There's been a bit of Scrum bashing going on lately. It started with my "Decline and Fall of Agile" essay last November and then reignited with Martin Fowler's recent "Flaccid Scrum" posting. InfoQ has a summary, if you want more links.
(Actually, bashing Scrum wasn't my intent. My real point can be found in the closing paragraphs of my essay: "It's human nature to only do the stuff that's familiar and fun, and that's what has happened with Agile." But I did call out Scrum and the Scrum Alliance for making the situation worse.)
A few people have risen to Scrum's defense. Tobias Mayer, commenting on my original essay, was particularly eloquent:
Listen. Scrum is not a methodology. It is not a process. It is a framework for surfacing organizational dysfunction. Scrum does not actually DO anything. People do things. The framework of Scrum, if taught effectively gives people the opportunity to wake up to themselves. If they don't they'll go out of business. Good. The others will know to make changes fast, and will likely call in good engineering consultants. Forget "Agile", these are just good software practices, they have been around long before the "Agile" label was slapped on them. Apart from a manifesto, Agile isn't actually anything.
So what's going on? Why are so many agile adoptions going wrong?
Kaizen means "continuous improvement." It's Japanese, and Lean, so it's a trendy word right now. But continuous improvement has been a core part of Agile since its inception. It's even the 12th principle in the manifesto ("At regular intervals, the team reflects on how to become more effective, then tunes and adjusts its behavior accordingly").
An Agile team should continuously look at what it's doing and strive to improve. Agile methods support this idea by exposing problems. Diana Larsen described it to me this way (I believe she was quoting Esther Derby): "It's like driving with a dirty windshield. Everything's fine until you turn into the setting sun. Then you can't see anything. You say, 'where did this dirt come from?' But it was there all along--the sun didn't create the dirt, it just made it visible."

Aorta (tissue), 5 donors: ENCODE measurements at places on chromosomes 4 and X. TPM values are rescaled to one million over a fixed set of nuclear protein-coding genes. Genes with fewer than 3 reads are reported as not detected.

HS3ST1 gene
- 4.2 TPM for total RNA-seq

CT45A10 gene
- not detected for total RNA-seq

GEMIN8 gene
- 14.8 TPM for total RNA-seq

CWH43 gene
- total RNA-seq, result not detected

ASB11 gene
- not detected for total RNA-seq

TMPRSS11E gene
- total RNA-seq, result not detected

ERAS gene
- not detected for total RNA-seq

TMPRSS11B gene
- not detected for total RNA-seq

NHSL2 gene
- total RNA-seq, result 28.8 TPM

So, yes, an Agile team should continuously inspect and adapt, and Agile gives you the tools to do so. And... there are some things that won't be visible to teams at first.
Will kaizen help these teams? Eventually. Does that mean we should hang them out to dry--wait for them to crash and burn, then hope they'll learn from their mistakes? Keep in mind that this is what we're seeing in the field: teams start out well, then struggle. It's good money for us consultants, but I'd rather people didn't get into that mess in the first place.
Kaikaku is also Japanese, although it's not yet as trendy as kaizen. (Give it time.) It means "transformation." It's rapid change--introducing completely new approaches.
Now, in fairness, kaikaku is a form of kaizen. Kaizen doesn't necessarily mean gradual change, but that's the popular usage.
In popular usage, kaikaku is in contrast to kaizen. It's a rapid shift: hiring a coach to lead your team; reading a book and implementing its ideas as written; conducting a value-stream mapping workshop and making significant changes.
Where They Go Wrong
Now we come to where so many agile adoptions have gone wrong. (Not all of them, mind you. Not yours, certainly. But many.)
Agile adoptions go wrong in two ways.
First, teams apply kaizen within the constraints of their established habits and patterns. They make minor improvements, but miss out on transformative ideas.
Second, teams underestimate the human cost of change. When they do implement significant changes, they do so gradually and eventually burn out.
(Actually, there are plenty of other ways to go wrong, too, not least including organizational culture and management buy-in, but in this essay I'm looking at how teams put in new practices.)
Missing Out on Transformative Ideas
Jeffrey Liker says in The Toyota Way: